Journal: New issue of Game Studies out now – Special Issue on Game Reward Systems

Game Studies: The International Journal of Computer Game Research has just published its latest issue (Volume 11, Issue 1, February 2011).

All articles are available at:

Special Issue – Game Reward Systems

by guest editors Mikael Jakobsson and Olli Sotamaa
The guest editors introduce this special issue on game reward systems by discussing its origin, the focus, the need for further studies, and by presenting the included papers.

Hats of Affect: A Study of Affect, Achievements and Hats in Team Fortress 2

by Christopher Moore
Virtual millinery items were introduced as achievement based rewards for players of Team Fortress 2 in 2009. With attention to these highly sought after items, this article is concerned with promoting attention to the many ‘affects’ involved in the design and play of First Person Shooter (FPS) games.


Achievements, Motivations and Rewards in Faunasphere

by Jason Begy, Mia Consalvo
Multiple frameworks for examining the motivations and achivements of MMO players exist, but many are based on assumptions about what kinds of fictional worlds these games contain. Using examples from the casual MMO Faunasphere, this paper argues that any such examinaton must start with the particular game’s fiction and rule systems.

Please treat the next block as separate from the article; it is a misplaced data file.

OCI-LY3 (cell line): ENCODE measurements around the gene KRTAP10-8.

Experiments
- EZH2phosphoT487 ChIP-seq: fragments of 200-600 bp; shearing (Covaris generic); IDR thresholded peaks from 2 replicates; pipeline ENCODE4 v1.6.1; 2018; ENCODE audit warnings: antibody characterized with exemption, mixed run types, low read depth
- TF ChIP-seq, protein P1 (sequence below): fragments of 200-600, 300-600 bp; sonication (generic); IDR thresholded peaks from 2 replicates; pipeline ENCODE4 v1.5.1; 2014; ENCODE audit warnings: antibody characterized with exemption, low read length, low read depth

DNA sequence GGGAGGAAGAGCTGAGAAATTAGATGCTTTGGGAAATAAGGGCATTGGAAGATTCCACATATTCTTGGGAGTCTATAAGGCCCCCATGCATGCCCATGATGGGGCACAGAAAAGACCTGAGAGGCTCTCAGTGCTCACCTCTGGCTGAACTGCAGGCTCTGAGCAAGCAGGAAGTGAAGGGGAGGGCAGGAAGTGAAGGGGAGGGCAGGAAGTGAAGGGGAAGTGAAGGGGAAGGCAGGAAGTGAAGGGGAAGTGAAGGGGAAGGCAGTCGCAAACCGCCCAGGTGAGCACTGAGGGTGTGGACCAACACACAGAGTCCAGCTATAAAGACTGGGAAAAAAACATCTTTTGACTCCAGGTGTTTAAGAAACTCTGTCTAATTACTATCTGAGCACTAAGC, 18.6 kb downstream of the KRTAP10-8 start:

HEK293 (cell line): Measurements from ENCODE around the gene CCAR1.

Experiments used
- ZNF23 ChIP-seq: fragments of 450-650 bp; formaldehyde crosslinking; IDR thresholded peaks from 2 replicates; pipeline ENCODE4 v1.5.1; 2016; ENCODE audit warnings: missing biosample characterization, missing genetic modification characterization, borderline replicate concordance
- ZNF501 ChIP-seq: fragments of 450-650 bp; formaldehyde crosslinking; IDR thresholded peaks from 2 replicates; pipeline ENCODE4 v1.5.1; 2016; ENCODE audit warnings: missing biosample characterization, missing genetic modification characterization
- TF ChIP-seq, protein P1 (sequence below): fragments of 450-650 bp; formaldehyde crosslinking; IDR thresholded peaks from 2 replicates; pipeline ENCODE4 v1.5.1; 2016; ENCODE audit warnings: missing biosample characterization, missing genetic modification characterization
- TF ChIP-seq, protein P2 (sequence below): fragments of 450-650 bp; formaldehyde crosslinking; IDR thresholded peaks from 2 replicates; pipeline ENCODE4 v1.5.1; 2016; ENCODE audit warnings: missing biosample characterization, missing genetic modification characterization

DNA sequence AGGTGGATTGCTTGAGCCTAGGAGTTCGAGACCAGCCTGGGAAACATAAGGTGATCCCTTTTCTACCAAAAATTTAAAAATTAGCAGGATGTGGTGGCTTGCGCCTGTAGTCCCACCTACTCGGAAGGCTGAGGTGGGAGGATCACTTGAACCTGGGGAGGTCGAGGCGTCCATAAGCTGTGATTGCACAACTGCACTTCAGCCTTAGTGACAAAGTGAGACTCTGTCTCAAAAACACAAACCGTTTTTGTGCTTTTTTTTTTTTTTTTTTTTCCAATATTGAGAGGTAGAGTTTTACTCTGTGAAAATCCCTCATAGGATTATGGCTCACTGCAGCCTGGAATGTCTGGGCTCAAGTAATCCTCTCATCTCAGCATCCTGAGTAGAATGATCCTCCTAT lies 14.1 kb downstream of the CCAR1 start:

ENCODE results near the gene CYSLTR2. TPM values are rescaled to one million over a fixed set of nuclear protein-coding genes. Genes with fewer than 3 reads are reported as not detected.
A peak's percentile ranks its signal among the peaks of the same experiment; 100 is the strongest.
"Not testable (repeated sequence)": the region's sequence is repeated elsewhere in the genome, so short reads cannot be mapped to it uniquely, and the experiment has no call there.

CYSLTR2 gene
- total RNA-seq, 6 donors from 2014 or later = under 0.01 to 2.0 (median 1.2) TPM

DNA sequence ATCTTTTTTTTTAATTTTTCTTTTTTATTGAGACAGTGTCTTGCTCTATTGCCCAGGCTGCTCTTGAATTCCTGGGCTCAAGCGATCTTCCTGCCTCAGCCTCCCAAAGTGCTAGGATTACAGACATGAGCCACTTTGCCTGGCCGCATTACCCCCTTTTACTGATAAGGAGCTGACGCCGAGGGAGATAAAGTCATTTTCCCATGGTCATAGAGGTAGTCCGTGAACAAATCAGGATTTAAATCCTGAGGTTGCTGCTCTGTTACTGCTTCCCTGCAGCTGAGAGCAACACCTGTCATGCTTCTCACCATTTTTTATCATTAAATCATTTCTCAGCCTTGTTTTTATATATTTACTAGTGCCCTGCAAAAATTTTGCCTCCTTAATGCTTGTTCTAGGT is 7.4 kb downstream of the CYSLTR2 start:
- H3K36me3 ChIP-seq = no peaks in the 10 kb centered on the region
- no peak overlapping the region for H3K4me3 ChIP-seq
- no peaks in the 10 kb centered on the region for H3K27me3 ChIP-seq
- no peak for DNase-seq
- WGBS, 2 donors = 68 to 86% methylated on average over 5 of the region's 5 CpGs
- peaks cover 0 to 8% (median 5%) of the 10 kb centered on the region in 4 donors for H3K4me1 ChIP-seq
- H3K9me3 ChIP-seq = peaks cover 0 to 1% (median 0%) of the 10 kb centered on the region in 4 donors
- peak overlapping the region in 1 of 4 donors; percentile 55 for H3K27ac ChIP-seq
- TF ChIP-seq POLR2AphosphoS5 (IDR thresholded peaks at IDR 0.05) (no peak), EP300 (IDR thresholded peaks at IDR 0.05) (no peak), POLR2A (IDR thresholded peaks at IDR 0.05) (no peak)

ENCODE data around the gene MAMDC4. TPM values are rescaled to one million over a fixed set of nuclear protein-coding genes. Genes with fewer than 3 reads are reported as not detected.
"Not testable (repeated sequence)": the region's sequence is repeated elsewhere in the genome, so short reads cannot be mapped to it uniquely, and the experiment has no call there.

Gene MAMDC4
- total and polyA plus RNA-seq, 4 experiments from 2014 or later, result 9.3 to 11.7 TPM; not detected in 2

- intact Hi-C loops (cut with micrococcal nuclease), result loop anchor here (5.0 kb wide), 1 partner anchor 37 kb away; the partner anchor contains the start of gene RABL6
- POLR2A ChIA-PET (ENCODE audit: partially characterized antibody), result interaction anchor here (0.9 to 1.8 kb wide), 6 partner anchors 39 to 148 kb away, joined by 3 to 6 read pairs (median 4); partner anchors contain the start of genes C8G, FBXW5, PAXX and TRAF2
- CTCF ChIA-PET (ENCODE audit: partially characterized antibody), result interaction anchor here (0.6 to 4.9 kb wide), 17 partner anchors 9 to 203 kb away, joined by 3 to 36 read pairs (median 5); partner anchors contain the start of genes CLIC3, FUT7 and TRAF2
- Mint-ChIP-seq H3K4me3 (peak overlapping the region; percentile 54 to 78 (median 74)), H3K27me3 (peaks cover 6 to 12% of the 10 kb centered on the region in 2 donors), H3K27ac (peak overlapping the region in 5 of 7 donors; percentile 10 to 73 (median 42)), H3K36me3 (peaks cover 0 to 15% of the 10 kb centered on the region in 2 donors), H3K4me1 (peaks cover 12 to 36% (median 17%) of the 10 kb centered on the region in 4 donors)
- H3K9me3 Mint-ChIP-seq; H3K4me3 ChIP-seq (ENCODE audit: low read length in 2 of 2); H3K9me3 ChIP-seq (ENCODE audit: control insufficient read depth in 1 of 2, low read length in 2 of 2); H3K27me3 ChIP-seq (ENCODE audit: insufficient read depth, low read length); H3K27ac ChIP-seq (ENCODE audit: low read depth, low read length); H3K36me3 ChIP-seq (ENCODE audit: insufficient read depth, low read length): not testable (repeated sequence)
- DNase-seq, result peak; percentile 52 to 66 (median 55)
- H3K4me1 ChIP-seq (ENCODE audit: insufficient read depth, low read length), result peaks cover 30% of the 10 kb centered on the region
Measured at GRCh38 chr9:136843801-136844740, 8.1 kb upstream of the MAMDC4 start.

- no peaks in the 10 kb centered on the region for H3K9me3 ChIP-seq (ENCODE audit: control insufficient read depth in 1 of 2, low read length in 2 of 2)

The Achievement Machine: Understanding Xbox 360 Achievements in Gaming Practices

by Mikael Jakobsson
Xbox 360 achievements are explored through casuals, hunters and completists. The dichotomy between MMOs and console games is questioned by framing Xbox Live as a MMO. The ambiguity towards achievements is seen as a result of deeply rooted ideas of what games should be; while at the same time appealing to some of games’ most fundamental pleasures.


Unlocking the Gameworld: The Rewards of Space and Time in Videogames

by Alison Gazzard
By exploring ideas surrounding exploration, obstacles and avatar death, this article seeks to understand the various ways in which both space and time create reward systems in the gameworld. New categories of rewards are defined in relation to how goals may be constructed within different genres of videogames.


Player Dossiers: Analyzing Gameplay Data as a Reward

by Ben Medler
This article presents a framework for understanding player dossiers, data-driven visual reports comprised of a player’s gameplay data. The framework describes how dossier systems validate player motivations and contextualize recorded gameplay allowing players to analyze or share the resulting data.


Balancing Risk and Reward to Develop an Optimal Hot-Hand Game

by Paul Williams, Keith V. Nesbitt, Ami Eidels, David Elliott
This paper outlines the development of a top-down shooter designed to investigate the psychological phenomenon known as the ‘hot hand’. Such a game requires a well-balanced risk and reward structure. We chronicle the iterative tuning process, focusing on quantitative analysis of how players adapt their risk taking under varying reward structures.


Brutally Unfair Tactics Totally OK Now: On Self-Effacing Games and Unachievements

by Douglas Wilson
This article presents a case study of designing an intentionally “broken” console party game. Using Henning Eichberg’s concept of the “impossible game” and Bernie DeKoven’s notion of the “Well-Played game,” the article argues that “self-effacing” games of a certain type can help nurture a distinctly self-motivated and collaborative form of play.


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